Are Italians White? How Race is Made in America
This essay takes the Spring Valley, Illinois, race riot and observes how blacks, Italians, and other new immigrants attempted to empower themselves and lay claim to status at the "nadir" of race relations ill this country. The events leading up to the riot, the assault on the African-American community, and the aftermath of the attack led to vocal outcries against oppression. What constituted oppression, however, was open to interpretation. Furthermore, no group defined itself, or its other, in isolation. Rather, each side responded to the rhetoric of its "opponents" as well as of middle-class whites who became involved in the episode. The riot, then, became a type of social prism in which the meaning and consequences of racial prejudice refracted into clusters of nationality, ethnicity, and class.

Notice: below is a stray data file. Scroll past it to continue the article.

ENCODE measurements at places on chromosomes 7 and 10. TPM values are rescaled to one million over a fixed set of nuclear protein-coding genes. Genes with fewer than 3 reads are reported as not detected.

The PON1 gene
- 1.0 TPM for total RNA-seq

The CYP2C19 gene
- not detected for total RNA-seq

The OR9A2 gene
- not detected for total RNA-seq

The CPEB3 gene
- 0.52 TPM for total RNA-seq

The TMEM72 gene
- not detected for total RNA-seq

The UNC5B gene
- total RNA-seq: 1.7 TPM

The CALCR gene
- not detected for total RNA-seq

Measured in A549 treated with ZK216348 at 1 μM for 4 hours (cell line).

Copyright © 2003 from Are Italians White? How Race is Made in America, by Jennifer Guglielmo, Salvatore Salerno, and David Roediger. Reproduced by permission of Taylor and Francis Group, a division of Informa plc. This material is strictly for personal use only. For any other use, the user must contact Taylor & Francis directly at this address: & Francis directly at this address: firstname.lastname@example.org. Printing, photocopying or sharing via any means is a violation of copyright.
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Place of Publication
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Merithew, Caroline Waldron, "Making the Italian Other: Blacks, Whites, and the In between in the 1895 Spring Valley, Illinois, Race Riot" (2003). History Faculty Publications. 104.
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